By Dom Serafini
Last October, London’s daily The Guardian headlined, “2025: The End of U.S. Dominance.” This followed the release of the U.S. government’s National Intelligence Council’s (NIC) fourth unclassified 120-page report titled: “Global Trends 2025: A Transformed World.” NIC’s previous report was issued in 2004, in the midst of the Bush-Cheney administration, and projected continued U.S. dominance through 2020.
Twenty days after The Guardian’s article, Singapore’s The Straits Times featured an extensive piece putting the NIC report into historical perspective. The author, Ho Kwon Ping, chairman of Singapore Management University, explained that world empires were created by urbanization: the massive rural-to-urban migration. This urbanization paralleled the Roman, Spanish, French, British and American empires. And this is what awaits China, India and Brazil, if only at different paces and after a period of a power vacuum.
And, while those emerging economies will grow in world influence at America’s expense, according to NIC, the same cannot be said of the European Union (EU). Indeed, NIC indicated that the EU will be “losing clout” by 2025 due to disconnection between Brussels (EU’s central government) and European voters.
By 2015, more than half of China will be urban (the trend started with the Communists taking power in 1949). India will reach the urban tipping point around 2050. But, The Straits Times argued, the loss of American dominance will not be sudden. There will be a period when the world will not be dominated by any single power. That is something that happened in the 17th century, 100 years before England emerged as an empire and 200 years before it reached its peak.
So let’s analyze additional trends as indicated by the NIC report and marry them with the predictions made by The Straits Times. The following ideas emerge:
• Wealth and power will be concentrated under state control (like China and Russia). This is called state capitalism in a post-democratic marketplace.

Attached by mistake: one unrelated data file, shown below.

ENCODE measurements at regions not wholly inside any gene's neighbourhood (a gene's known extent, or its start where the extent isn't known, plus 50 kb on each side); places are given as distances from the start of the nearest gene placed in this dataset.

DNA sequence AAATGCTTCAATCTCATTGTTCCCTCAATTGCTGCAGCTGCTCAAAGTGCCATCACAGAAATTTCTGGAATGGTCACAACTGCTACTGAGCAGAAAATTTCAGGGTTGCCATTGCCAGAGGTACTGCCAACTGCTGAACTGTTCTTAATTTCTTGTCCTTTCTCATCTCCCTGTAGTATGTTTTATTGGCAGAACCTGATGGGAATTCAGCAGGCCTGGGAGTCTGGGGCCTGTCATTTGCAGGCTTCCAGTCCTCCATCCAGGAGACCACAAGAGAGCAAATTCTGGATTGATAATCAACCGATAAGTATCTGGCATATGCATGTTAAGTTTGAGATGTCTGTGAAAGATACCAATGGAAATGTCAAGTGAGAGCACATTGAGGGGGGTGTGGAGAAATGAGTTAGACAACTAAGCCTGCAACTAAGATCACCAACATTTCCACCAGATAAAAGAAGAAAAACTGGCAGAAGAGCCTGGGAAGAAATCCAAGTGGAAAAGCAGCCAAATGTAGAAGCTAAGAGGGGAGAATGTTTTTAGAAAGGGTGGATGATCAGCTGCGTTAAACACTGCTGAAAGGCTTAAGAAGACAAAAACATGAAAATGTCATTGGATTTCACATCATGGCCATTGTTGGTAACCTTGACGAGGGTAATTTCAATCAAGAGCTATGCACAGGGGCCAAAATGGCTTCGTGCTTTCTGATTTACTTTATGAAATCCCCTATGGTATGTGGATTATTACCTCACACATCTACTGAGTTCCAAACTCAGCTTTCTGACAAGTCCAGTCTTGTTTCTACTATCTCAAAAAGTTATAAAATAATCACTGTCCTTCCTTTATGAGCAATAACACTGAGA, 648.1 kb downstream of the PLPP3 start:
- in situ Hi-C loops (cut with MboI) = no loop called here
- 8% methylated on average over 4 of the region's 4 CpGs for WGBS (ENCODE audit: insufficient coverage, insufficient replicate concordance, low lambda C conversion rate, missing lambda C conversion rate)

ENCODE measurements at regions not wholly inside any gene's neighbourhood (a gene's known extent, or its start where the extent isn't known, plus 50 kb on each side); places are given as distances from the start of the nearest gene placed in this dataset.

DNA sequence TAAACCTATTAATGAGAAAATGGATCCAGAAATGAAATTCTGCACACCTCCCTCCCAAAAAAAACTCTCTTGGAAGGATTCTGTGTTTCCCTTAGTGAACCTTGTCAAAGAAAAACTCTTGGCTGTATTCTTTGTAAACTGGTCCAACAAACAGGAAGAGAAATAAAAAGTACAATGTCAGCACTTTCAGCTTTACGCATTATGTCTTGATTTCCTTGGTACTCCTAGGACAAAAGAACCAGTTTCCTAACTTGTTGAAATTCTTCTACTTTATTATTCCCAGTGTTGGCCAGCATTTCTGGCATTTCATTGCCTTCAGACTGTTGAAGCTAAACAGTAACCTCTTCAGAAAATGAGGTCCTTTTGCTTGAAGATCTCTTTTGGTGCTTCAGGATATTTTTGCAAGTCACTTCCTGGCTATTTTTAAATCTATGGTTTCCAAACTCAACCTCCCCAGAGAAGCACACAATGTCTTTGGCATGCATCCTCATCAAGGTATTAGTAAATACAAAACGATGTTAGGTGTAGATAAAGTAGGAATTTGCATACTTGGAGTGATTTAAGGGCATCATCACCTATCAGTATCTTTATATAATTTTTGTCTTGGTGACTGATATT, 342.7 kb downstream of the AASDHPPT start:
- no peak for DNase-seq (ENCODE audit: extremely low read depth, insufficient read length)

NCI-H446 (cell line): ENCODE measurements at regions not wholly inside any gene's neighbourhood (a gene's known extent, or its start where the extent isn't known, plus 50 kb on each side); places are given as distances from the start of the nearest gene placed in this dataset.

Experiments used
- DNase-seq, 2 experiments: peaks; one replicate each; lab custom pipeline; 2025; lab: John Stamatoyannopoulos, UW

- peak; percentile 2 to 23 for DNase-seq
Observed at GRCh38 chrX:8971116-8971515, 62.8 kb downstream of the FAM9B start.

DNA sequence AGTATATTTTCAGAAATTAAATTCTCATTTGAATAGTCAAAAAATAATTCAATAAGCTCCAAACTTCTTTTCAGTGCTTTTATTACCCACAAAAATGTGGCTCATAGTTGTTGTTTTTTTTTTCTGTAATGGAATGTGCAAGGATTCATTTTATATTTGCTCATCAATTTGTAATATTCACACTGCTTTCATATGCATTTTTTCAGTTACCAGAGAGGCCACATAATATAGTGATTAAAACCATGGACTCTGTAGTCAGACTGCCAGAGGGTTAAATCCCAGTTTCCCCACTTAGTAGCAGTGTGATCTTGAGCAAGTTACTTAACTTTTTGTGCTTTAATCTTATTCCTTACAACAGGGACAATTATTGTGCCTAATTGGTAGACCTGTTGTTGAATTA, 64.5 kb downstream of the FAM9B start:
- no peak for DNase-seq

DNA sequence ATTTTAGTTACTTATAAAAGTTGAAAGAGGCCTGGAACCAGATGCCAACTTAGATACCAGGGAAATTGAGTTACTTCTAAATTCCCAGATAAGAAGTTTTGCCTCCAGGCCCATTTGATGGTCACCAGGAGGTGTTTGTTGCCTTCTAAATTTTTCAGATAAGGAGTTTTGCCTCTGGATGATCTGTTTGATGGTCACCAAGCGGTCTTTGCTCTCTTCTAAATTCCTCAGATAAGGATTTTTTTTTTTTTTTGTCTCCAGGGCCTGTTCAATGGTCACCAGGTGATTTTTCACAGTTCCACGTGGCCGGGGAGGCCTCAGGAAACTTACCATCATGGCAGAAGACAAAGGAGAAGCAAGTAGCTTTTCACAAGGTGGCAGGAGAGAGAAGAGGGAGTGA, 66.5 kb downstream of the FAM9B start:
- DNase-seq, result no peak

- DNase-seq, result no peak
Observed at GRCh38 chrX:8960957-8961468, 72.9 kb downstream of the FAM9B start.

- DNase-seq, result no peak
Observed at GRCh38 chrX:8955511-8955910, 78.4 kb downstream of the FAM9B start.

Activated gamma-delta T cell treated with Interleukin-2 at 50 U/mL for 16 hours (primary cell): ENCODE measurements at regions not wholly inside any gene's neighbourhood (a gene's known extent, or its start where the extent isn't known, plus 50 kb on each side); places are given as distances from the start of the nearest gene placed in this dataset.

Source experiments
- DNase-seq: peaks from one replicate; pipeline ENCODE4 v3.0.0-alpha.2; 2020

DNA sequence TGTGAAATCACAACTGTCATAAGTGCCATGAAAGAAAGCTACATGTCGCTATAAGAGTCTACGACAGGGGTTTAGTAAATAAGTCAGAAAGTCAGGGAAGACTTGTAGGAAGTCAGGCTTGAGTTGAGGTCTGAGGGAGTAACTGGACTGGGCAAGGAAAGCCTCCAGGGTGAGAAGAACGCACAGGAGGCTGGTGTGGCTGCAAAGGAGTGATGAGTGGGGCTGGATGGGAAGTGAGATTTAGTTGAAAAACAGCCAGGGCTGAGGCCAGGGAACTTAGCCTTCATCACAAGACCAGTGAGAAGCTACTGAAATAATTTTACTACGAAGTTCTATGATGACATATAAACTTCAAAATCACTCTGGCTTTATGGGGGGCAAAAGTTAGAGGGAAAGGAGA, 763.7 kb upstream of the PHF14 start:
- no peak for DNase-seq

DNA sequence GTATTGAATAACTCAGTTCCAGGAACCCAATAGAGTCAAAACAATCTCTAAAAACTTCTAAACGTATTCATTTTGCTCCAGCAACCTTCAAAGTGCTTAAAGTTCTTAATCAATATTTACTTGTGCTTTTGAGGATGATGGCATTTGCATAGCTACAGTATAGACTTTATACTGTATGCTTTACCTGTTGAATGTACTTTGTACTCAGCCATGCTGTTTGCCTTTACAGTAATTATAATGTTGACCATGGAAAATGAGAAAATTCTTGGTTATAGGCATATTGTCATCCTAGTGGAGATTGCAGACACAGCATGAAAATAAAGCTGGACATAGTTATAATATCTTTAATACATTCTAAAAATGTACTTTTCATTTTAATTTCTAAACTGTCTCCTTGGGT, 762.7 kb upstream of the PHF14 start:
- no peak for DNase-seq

• The U.N. seems ill prepared to fill the vacuum left by receding American influence.
• Europe will remain heavily dependent on Russia for energy.
• Russia is a potential problem for the world.
• Globalization is at risk. It created imbalances.
• A world without the West.
• A two-tier Muslim world.
Now let’s speculate how the U.S. political leadership could change NIC’s predictions within the 2025 framework by instituting a program that would gradually reinforce the U.S. leadership during the “power vacuum” period. The key here is a U.S. communication and entertainment sector responsive to the new challenges. Why? Because entertainment, for one, promotes and sells lifestyles, culture, ideals (both social and political), consumer products and fashion, among others.
In addition, the U.S. can implement measures in the entertainment industry that Europe and other emerging powers cannot possibly do, such as:
1. Dismantle media and entertainment conglomerates. They take financial and human resources from their subsidiaries, and create meddling bureaucracies that stifle creativity.
2. Separate content ownership from data/signal distribution. This will make the whole system more agile and responsive not only to U.S. needs, but to international needs as well. In addition, it will detach such companies from parasitical financial players, relying instead on the sectors’ real economy.
3. Stimulate the creation of domestic and international content distribution companies. The more, the merrier. A large number of such companies will be more attentive to audiences’ needs, rather than to corporate requirements.
4. Prevent predatory practices between various sectors. Investors should not have control over content and distribution.
5. Establish regulatory practices that protect the viewers and consumers, and free the political process. This will also give a strong leadership signal to other nations. Naturally, these five seemingly simple points require strong political leadership, since it goes against the will of current powerful, if aging, media moguls. But time could be on our side.
The task to start implementing those changes will be left to current leaders in the entertainment industry who will have, at the most, 10 years to create the base for continued, strong Western dominance. Future entertainment leaders will have 15 additional years to build on those changes which will bring us to 2034, the start of what Singapore’s Ho Kwon Ping calls the “power vacuum” years, which, in this case could be called: “back to the future.”